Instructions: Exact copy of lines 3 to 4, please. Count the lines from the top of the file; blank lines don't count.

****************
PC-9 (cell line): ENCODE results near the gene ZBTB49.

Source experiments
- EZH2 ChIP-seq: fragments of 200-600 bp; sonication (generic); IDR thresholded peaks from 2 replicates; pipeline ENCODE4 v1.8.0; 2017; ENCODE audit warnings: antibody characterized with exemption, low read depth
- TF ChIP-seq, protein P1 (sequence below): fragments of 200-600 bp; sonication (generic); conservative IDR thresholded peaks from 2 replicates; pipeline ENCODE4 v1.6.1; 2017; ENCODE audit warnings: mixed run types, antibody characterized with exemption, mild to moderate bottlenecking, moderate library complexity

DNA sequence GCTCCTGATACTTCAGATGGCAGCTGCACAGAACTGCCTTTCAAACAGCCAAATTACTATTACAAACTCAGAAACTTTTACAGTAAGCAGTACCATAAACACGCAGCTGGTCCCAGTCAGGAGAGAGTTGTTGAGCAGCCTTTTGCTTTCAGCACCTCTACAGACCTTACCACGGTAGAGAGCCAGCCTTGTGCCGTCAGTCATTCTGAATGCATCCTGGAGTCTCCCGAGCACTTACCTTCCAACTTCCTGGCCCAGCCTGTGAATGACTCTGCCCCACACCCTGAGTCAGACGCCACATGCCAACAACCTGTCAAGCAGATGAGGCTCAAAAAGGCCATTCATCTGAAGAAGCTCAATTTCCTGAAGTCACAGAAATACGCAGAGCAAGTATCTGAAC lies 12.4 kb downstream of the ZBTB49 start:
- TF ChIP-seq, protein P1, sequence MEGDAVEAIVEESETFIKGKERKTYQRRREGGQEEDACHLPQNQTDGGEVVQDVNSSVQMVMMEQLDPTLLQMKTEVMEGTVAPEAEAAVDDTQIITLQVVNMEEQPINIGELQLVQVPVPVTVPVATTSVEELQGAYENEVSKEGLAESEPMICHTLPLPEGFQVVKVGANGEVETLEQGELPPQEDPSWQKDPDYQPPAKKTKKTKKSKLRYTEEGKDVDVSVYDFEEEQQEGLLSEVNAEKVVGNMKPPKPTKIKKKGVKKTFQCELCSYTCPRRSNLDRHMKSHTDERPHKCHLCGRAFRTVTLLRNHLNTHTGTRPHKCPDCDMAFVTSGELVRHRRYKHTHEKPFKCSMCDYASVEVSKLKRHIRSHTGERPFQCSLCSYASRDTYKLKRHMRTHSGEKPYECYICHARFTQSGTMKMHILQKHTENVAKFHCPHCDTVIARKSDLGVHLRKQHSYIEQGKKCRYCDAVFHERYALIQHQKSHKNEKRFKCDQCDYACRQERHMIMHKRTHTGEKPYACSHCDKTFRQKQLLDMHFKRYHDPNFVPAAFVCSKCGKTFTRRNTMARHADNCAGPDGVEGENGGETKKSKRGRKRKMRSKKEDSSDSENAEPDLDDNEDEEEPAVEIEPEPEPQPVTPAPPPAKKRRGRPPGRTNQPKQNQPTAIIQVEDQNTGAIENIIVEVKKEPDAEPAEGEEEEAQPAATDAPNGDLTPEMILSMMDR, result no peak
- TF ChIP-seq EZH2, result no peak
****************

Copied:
- EZH2 ChIP-seq: fragments of 200-600 bp; sonication (generic); IDR thresholded peaks from 2 replicates; pipeline ENCODE4 v1.8.0; 2017; ENCODE audit warnings: antibody characterized with exemption, low read depth
- TF ChIP-seq, protein P1 (sequence below): fragments of 200-600 bp; sonication (generic); conservative IDR thresholded peaks from 2 replicates; pipeline ENCODE4 v1.6.1; 2017; ENCODE audit warnings: mixed run types, antibody characterized with exemption, mild to moderate bottlenecking, moderate library complexity